And while some school districts for a time focused on recruiting teachers of color from the South, Stanford Taylor said those teachers sometimes didn’t stay long, often because of the culture shock of moving to the predominantly white Midwest and also because of the colder weather.
Now, she said, districts are trying to generate diversity by growing their own minority teaching staff and identifying minority students who might want to teach someday.
“What I’m seeing right now is a resurgence of efforts. And it’s efforts on the part of many districts and universities, the number of entities that have their hand in the ‘grow-your-own’ programs that people are creating,” Stanford Taylor said.
“A number of districts are looking at maybe some of the educational assistance and (showing) others that they have in their school that they have the potential to become educators. (The districts) are seeing funding for those programs, so they’re removing some of those barriers for folks to become educators.”
In Janesville, seven students are now in various stages of earning a teaching degree through the Janesville Multicultural Teacher Scholarship.
If all those students graduate and are hired into the Janesville School District and if the district is able to retain the same number of minority teachers it has now, the proportion of minority teachers in the district would nearly double.
Stanford Taylor said recent research shows that having teachers whose culture or ethnicity more closely meshes with minority students can help address a gap in achievement—including higher dropout rates— between minority students and their white counterparts.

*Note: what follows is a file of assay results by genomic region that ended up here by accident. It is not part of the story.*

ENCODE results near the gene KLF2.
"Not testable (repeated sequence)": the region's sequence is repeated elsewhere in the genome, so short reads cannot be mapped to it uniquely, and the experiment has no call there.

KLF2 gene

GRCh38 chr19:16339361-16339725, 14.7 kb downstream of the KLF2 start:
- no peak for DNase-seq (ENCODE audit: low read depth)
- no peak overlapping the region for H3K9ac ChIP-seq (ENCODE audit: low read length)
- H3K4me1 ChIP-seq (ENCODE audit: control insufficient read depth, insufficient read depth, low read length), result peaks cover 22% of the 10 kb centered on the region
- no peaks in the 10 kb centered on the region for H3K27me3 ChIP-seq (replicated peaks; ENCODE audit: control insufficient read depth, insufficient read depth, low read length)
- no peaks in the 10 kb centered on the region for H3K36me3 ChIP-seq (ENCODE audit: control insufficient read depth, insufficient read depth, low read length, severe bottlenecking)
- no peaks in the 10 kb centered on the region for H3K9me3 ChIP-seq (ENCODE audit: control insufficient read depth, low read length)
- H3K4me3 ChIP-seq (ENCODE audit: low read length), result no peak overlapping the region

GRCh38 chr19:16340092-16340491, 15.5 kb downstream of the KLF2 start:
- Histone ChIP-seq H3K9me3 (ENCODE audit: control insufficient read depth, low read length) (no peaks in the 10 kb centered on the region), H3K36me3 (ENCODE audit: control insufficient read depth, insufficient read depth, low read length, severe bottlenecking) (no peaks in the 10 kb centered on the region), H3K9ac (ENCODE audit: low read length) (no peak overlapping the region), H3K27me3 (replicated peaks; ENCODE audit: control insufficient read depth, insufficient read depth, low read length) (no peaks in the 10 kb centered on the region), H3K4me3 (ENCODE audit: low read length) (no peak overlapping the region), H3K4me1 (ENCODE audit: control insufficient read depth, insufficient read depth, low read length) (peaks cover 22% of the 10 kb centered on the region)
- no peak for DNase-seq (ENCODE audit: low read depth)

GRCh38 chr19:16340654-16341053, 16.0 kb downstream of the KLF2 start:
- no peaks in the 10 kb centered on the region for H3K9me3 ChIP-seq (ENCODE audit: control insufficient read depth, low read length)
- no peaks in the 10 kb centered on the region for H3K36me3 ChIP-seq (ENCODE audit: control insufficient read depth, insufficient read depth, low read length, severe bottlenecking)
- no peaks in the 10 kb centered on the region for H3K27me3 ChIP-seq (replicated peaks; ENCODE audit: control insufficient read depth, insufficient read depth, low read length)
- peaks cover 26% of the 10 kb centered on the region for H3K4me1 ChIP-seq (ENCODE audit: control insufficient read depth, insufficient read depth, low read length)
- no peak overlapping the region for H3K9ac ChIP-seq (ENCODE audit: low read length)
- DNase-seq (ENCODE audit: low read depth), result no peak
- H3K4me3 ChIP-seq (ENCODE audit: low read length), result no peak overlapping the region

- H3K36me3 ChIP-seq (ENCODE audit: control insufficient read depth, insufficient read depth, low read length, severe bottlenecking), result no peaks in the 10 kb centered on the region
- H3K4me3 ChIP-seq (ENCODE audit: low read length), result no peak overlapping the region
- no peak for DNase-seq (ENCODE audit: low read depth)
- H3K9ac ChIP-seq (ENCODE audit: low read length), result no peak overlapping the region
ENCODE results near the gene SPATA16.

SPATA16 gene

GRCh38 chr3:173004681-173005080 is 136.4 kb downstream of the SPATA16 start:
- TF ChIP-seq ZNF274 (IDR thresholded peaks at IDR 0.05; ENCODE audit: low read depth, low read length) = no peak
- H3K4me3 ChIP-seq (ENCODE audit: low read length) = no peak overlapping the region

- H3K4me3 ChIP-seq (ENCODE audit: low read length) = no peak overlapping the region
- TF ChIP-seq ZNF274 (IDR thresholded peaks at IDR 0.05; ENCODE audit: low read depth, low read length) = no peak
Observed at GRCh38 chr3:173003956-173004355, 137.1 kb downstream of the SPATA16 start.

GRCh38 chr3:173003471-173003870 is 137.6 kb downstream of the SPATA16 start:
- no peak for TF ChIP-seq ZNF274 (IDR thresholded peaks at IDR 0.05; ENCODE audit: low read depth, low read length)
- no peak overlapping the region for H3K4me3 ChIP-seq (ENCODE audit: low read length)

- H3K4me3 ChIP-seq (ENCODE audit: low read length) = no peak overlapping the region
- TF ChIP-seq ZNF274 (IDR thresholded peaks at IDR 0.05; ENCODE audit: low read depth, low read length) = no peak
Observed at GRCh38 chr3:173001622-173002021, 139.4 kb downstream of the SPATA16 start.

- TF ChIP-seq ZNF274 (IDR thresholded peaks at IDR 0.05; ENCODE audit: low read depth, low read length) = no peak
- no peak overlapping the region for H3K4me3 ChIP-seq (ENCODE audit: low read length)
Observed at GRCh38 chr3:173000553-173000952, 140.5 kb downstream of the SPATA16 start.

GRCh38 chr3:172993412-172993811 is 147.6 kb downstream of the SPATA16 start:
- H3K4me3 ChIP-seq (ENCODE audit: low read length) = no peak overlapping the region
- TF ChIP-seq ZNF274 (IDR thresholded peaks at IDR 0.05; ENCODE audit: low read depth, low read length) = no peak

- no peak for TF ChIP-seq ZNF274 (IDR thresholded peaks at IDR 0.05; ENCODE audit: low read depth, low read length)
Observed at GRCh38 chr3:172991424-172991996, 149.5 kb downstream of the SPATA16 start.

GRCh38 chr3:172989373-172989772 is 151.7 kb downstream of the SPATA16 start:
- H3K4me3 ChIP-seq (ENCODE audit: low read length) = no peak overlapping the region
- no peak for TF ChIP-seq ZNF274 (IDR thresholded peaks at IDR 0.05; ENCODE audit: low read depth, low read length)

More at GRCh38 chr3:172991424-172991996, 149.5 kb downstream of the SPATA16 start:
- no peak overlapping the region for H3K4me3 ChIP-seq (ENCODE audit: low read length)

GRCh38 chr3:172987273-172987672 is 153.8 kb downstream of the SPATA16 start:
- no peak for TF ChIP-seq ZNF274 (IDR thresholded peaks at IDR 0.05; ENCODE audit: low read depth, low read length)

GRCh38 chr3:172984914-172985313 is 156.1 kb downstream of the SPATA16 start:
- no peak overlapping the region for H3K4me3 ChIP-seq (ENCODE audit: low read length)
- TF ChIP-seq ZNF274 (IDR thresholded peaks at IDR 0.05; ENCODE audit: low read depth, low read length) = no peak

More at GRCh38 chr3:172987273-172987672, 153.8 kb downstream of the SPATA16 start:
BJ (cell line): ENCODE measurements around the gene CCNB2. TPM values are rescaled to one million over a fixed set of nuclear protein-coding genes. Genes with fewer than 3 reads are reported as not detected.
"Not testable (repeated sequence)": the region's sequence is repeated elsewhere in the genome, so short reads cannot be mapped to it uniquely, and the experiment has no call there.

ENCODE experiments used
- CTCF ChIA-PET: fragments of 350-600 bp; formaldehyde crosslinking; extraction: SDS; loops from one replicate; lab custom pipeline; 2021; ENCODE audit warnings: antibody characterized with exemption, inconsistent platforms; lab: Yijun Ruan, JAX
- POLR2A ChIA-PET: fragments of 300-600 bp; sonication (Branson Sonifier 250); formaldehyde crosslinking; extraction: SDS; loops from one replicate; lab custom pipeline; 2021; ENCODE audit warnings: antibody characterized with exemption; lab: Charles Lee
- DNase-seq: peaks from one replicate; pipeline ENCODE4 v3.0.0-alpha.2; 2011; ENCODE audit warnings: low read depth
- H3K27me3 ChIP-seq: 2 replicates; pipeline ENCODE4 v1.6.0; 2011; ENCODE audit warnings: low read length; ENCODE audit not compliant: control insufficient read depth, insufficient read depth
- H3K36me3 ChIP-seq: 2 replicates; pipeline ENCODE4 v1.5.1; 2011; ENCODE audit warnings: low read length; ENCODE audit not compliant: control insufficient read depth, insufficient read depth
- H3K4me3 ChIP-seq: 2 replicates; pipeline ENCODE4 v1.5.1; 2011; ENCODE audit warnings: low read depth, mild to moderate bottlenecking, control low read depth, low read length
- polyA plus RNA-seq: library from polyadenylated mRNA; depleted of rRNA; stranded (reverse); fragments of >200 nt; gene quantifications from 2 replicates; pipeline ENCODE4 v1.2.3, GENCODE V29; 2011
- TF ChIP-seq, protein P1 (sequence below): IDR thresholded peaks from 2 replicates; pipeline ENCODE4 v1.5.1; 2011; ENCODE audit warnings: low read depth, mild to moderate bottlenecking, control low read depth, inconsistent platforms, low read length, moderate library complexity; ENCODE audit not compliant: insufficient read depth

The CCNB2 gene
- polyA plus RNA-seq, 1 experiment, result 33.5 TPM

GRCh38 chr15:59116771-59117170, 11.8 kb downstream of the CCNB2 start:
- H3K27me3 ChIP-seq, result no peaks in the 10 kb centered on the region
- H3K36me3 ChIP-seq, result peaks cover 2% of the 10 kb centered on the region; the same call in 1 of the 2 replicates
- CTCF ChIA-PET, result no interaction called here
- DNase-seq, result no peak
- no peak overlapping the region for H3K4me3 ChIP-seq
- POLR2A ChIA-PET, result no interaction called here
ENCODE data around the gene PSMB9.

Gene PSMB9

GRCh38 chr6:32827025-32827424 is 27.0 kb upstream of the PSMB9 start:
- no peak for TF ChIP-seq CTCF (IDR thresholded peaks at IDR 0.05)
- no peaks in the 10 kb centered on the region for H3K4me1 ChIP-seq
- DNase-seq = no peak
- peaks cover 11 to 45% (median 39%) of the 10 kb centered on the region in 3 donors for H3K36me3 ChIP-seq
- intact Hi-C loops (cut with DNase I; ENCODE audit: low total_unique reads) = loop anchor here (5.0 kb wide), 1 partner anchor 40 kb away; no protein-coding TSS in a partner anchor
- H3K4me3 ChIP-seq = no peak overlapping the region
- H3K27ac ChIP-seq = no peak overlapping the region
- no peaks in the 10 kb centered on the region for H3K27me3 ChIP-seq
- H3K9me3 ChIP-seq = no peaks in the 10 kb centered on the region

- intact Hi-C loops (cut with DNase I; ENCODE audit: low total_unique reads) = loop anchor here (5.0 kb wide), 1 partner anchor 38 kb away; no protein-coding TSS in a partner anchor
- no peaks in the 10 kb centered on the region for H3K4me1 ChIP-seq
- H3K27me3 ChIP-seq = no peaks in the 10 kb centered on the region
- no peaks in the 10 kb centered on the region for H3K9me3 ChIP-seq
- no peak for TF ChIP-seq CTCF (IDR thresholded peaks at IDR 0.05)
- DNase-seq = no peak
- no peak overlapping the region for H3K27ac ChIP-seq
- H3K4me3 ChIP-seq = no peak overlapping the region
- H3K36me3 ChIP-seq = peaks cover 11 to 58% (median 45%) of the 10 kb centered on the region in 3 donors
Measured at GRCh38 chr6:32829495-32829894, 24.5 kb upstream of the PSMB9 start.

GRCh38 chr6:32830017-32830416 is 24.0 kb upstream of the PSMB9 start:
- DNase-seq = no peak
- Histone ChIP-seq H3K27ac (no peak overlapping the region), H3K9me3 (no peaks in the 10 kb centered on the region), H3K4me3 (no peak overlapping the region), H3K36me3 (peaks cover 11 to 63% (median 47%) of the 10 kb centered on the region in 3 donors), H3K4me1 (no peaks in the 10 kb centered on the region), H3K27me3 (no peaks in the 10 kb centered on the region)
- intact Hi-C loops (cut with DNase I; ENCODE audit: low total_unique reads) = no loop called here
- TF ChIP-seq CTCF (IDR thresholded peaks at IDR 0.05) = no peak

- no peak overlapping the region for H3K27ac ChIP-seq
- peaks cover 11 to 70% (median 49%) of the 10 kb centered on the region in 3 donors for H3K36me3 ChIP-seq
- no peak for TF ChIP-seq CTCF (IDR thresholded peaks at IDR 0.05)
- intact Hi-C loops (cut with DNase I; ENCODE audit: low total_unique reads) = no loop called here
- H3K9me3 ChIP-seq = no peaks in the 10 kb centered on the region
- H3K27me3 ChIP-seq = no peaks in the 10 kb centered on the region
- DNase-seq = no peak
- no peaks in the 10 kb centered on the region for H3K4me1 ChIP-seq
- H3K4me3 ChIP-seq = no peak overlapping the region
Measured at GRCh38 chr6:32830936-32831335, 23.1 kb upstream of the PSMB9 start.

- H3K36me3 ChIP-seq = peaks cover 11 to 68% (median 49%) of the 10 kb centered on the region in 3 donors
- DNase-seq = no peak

In Janesville, the dropout rate for high school students who are white was about 1.5% last year, according to DPI data. By comparison, the dropout rate last year for black students in the district was about 5.5%.
She said the research shows if a student has had an experience with an educator of color by third grade, “their likelihood of graduating increases 15% to 17%” and that if a student has had more than one such teacher by third grade, “it increases by something like 35%.”
President Donald Trump’s former envoy to Ukraine said he wasn’t initially aware of attempts to prod that country into investigating Joe Biden but came to realize that the anti-corruption efforts being demanded by the administration meant probes involving the former vice president.
Kurt Volker, who until recently was the special U.S. envoy to Ukraine, testified to the House committee conducting an impeachment inquiry that he wasn’t involved in key discussions and meetings that touched on Biden and his son’s participation on the board of Ukrainian energy company Burisma Holdings.
“I did not know that President Trump or others had raised Vice President Biden with the Ukrainians, or had conflated the investigation of possible Ukrainian corruption, with investigation of the former vice president,” Volker said. “In hindsight, I now understand that others saw the idea of investigating possible corruption involving the Ukrainian company, ‘Burisma,’ as equivalent to investigating former Vice President Biden.”
Volker testified with former National Security Council official Tim Morrison, who was on the July call that has become central to the investigation of the president being led by House Democrats.
Morrison said Ukraine is on the front line facing Russian aggression and deserves the full, bipartisan support of the U.S. He said he worried at the time of Trump’s July 25 call that a disclosure of its contents would have a negative effect in Washington and on support for Ukraine.
“My fears have been realized,” Morrison said.
Three days of hearings this week will provide lawmakers and the public with testimony from nine witnesses who have firsthand accounts of events surrounding the question of whether Trump and his allies tried to leverage U.S. aid and a White House visit for Zelenskiy in exchange for Ukraine opening investigations involving Biden, which would benefit the president politically.